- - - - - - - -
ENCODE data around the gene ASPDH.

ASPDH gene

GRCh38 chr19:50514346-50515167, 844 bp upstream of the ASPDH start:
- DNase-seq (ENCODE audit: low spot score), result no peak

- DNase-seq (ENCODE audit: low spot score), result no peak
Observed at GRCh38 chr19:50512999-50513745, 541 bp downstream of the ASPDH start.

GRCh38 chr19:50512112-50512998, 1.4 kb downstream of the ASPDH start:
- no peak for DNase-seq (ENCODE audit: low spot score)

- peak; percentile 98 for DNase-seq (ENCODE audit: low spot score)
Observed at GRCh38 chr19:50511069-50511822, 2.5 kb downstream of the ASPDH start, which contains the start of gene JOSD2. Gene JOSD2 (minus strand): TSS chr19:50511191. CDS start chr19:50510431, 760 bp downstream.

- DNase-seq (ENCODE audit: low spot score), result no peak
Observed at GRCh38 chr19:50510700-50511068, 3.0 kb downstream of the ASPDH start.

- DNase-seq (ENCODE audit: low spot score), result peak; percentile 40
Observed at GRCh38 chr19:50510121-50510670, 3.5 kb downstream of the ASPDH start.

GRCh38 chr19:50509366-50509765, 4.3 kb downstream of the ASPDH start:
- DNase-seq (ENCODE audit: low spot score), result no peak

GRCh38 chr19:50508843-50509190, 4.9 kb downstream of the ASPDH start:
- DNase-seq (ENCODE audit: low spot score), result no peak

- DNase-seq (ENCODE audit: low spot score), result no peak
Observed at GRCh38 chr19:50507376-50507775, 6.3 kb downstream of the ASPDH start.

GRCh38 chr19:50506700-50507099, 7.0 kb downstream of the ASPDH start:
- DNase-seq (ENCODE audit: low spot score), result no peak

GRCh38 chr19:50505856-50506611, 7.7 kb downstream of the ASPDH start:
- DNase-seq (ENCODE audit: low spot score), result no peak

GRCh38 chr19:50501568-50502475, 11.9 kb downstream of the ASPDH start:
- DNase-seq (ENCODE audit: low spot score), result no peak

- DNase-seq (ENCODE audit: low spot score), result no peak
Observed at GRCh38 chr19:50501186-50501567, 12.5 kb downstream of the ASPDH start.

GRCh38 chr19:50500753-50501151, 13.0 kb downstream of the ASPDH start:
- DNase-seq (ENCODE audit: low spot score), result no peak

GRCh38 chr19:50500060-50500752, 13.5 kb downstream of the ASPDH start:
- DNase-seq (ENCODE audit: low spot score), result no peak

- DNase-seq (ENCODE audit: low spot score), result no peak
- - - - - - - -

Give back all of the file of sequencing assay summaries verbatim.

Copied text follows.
ENCODE data around the gene ASPDH.

ASPDH gene

GRCh38 chr19:50514346-50515167, 844 bp upstream of the ASPDH start:
- DNase-seq (ENCODE audit: low spot score), result no peak

- DNase-seq (ENCODE audit: low spot score), result no peak
Observed at GRCh38 chr19:50512999-50513745, 541 bp downstream of the ASPDH start.

GRCh38 chr19:50512112-50512998, 1.4 kb downstream of the ASPDH start:
- no peak for DNase-seq (ENCODE audit: low spot score)

- peak; percentile 98 for DNase-seq (ENCODE audit: low spot score)
Observed at GRCh38 chr19:50511069-50511822, 2.5 kb downstream of the ASPDH start, which contains the start of gene JOSD2. Gene JOSD2 (minus strand): TSS chr19:50511191. CDS start chr19:50510431, 760 bp downstream.

- DNase-seq (ENCODE audit: low spot score), result no peak
Observed at GRCh38 chr19:50510700-50511068, 3.0 kb downstream of the ASPDH start.

- DNase-seq (ENCODE audit: low spot score), result peak; percentile 40
Observed at GRCh38 chr19:50510121-50510670, 3.5 kb downstream of the ASPDH start.

GRCh38 chr19:50509366-50509765, 4.3 kb downstream of the ASPDH start:
- DNase-seq (ENCODE audit: low spot score), result no peak

GRCh38 chr19:50508843-50509190, 4.9 kb downstream of the ASPDH start:
- DNase-seq (ENCODE audit: low spot score), result no peak

- DNase-seq (ENCODE audit: low spot score), result no peak
Observed at GRCh38 chr19:50507376-50507775, 6.3 kb downstream of the ASPDH start.

GRCh38 chr19:50506700-50507099, 7.0 kb downstream of the ASPDH start:
- DNase-seq (ENCODE audit: low spot score), result no peak

GRCh38 chr19:50505856-50506611, 7.7 kb downstream of the ASPDH start:
- DNase-seq (ENCODE audit: low spot score), result no peak

GRCh38 chr19:50501568-50502475, 11.9 kb downstream of the ASPDH start:
- DNase-seq (ENCODE audit: low spot score), result no peak

- DNase-seq (ENCODE audit: low spot score), result no peak
Observed at GRCh38 chr19:50501186-50501567, 12.5 kb downstream of the ASPDH start.

GRCh38 chr19:50500753-50501151, 13.0 kb downstream of the ASPDH start:
- DNase-seq (ENCODE audit: low spot score), result no peak

GRCh38 chr19:50500060-50500752, 13.5 kb downstream of the ASPDH start:
- DNase-seq (ENCODE audit: low spot score), result no peak

- DNase-seq (ENCODE audit: low spot score), result no peak